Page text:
The Silent Crisis: Mental Health challenges among students in the UK

Bristol University loses appeal over suicide of student on exam day. Is Cardiff University doing enough to look after its own students?

Many students close themselves off because of stress.

A first-year student from Cardiff University described the transition from high school to university as “overwhelming,” it was sudden workload and pressure of making social connections that made things worse.

When he tried to get support from the student mental health centre, he was told that this was normal, which made him feel more helpless than ever.

The student said, “You’re thrown into this new environment where everything counts towards your future, and it’s like you’re expected to navigate it all flawlessly.”

The University of Bristol was ordered to pay £50,000 in compensation for discriminating against Natasha Abrahart, a vulnerable student who took her own life. The 20-year-old physics student took her own life on the day of a stressful speaking exam because she suffered from chronic social anxiety.

Her parents believe that the university’s failure to deal with their daughter’s “exceptional” condition led to her death and have urged the government to hold discussions to improve support for vulnerable students in higher education.

A growing mental health crisis is sweeping across university campuses in the United Kingdom, with a significant number of students reporting heightened levels of anxiety, depression, and stress.

Recent studies have highlighted a concerning picture: nearly 70% of students feel overwhelmed by their workload, and more than half have experienced debilitating anxiety, making it difficult to cope with daily tasks. 

The pressure to succeed academically, coupled with uncertainties about future job prospects and the impact of social media, has left many students feeling isolated and unsupported.

Stress can bring down a person’s mood.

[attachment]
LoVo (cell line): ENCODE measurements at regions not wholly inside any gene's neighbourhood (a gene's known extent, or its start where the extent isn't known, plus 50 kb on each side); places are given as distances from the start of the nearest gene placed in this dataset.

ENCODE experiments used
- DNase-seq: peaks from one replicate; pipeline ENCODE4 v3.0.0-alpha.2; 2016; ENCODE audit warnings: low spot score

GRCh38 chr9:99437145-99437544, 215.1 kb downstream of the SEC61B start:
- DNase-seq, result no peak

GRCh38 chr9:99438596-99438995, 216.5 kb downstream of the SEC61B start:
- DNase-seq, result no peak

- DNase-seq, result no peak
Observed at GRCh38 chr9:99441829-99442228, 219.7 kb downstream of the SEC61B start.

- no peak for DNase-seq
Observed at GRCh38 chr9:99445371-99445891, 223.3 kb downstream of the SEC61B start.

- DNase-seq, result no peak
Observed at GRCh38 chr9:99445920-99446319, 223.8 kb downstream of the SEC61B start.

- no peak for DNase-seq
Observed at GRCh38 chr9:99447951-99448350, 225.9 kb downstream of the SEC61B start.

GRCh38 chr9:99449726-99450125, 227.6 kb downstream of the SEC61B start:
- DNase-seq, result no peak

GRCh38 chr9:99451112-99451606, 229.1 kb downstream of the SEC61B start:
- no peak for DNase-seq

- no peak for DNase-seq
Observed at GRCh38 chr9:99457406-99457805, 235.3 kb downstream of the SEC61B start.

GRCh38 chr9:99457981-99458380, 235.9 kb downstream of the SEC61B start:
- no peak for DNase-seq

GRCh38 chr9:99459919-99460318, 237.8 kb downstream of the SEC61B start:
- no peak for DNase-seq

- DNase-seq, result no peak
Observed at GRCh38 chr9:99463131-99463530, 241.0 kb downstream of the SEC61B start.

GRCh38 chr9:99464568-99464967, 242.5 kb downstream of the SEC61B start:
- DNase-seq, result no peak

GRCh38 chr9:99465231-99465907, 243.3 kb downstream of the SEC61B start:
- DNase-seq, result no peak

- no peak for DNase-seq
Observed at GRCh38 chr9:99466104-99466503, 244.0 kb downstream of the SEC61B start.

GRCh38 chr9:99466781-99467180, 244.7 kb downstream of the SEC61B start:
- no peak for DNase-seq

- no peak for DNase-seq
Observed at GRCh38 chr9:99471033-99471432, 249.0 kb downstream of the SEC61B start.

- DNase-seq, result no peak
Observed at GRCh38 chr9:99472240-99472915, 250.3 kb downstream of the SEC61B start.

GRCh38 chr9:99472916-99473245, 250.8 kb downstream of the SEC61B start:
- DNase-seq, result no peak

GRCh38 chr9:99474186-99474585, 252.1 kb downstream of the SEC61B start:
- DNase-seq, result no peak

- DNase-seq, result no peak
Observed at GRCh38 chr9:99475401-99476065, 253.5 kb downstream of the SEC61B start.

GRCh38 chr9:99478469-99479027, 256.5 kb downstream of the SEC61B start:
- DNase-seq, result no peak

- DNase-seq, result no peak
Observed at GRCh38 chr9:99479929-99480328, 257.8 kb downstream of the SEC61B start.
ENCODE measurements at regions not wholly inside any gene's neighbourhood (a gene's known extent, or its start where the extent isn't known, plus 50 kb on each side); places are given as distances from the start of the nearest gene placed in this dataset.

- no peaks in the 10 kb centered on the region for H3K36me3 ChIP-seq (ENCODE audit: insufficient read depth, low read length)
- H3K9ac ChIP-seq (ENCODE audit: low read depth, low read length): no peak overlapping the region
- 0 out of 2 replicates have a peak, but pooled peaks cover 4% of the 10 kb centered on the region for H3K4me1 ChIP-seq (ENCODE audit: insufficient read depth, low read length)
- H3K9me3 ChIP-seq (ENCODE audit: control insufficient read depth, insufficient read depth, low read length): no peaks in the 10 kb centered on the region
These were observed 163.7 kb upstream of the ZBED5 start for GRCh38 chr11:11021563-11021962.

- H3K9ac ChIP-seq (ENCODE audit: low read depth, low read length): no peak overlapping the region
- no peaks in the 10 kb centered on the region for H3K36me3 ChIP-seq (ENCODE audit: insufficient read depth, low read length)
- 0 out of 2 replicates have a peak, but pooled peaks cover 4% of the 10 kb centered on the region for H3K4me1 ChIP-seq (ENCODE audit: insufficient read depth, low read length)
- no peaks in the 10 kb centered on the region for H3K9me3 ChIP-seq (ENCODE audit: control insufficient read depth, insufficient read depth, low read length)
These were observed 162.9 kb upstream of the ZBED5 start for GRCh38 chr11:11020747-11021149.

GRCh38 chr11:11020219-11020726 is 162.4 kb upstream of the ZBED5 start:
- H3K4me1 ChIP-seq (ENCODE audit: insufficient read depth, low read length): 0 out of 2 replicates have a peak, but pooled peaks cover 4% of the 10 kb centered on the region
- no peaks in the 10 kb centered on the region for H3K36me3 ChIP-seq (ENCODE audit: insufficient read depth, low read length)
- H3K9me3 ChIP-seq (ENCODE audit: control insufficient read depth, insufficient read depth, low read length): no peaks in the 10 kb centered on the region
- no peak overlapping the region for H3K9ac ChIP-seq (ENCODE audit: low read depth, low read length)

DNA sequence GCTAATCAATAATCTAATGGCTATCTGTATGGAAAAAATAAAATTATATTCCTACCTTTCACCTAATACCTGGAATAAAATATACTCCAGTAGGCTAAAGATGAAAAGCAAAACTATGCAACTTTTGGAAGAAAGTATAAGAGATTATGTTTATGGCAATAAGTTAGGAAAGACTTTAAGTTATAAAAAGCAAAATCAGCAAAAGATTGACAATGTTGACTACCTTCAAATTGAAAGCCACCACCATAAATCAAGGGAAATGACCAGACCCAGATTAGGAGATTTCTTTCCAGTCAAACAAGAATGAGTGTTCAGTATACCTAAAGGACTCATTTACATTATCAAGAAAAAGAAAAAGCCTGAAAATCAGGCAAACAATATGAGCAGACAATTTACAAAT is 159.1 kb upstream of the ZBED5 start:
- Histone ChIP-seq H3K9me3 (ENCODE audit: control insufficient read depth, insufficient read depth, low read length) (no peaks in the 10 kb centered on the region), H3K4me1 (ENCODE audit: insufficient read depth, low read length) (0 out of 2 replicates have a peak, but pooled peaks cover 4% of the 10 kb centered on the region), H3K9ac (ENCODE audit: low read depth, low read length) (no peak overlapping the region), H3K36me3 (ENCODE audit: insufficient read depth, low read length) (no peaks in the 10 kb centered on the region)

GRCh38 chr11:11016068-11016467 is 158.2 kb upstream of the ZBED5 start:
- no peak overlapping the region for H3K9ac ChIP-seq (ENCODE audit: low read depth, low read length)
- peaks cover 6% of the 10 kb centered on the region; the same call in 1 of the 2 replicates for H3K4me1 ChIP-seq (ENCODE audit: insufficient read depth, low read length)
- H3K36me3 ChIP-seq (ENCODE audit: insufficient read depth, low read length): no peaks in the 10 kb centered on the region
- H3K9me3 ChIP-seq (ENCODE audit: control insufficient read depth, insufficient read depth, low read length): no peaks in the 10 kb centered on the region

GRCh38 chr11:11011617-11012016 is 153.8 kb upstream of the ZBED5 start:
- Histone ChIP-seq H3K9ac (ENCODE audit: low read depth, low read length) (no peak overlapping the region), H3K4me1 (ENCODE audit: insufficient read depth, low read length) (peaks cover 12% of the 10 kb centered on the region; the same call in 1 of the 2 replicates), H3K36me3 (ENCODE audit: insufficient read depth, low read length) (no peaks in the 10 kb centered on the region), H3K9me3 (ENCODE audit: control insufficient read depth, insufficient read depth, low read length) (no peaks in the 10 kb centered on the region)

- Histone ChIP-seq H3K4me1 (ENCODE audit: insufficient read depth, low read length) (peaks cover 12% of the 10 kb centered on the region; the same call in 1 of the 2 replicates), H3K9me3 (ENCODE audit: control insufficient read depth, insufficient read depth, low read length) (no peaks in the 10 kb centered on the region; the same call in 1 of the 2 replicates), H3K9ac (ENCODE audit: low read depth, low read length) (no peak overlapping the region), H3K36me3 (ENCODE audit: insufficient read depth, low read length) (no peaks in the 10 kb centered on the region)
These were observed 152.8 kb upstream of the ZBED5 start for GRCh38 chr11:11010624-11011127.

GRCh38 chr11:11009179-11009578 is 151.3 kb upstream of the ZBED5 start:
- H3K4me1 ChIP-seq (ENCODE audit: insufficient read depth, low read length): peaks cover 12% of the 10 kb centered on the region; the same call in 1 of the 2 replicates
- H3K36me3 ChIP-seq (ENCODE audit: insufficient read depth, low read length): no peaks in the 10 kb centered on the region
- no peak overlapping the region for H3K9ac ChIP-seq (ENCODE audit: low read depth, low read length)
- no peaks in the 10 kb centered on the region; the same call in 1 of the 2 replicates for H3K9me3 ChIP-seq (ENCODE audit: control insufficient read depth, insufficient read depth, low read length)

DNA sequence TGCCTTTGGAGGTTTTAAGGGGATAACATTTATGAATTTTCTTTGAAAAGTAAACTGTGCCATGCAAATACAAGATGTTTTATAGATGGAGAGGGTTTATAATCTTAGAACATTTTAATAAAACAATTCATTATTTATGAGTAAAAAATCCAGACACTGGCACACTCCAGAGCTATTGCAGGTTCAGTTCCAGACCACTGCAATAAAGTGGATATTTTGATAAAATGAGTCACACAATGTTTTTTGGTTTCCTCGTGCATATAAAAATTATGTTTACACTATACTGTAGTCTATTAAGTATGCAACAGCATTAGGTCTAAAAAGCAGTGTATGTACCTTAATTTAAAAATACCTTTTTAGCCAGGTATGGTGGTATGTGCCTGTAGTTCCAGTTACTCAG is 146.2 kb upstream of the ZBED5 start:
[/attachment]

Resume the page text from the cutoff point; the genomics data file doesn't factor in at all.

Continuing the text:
Farrah, a soon to be graduate student, has anxiety about life after graduation, especially with the pressure of employment.  She said, “The uncertainty of what comes after the cap and gown is terrifying. “

“There’s this societal expectation to have your life figured out the moment you graduate,” she said. For her, the career guidance and various seminars conducted by the college from time to time have been of great help, which has greatly relieved her stress.

Rion, a student from the faculty of engineering, said that his stress has been related to studying and socialising. He spoke of how heavy workload has left him with no chance to socialise, making him increasingly anxious.

When enquired about protective measures, Rion emphasised on the importance of universities providing accessible mental health services. 

He said, “There needs to be a way to get help without jumping through hoops. Mental health days, counselling services, and workshops on coping mechanisms should be readily available.” 

Students should be supported to open up about their feelings:

In the UK, the youth suicide charity Papyrus can be contacted on 0800 068 4141 or email

In the UK and Ireland, contact Samaritans on freephone 116 123 or email or

In the US, the National Suicide Prevention Lifeline can be contacted on 988 or text HOME to 741741 to contact a Crisis Text Line counsellor.

In Australia, the Crisis Support Services Lifeline is 13 11 14

Other international helplines can be found at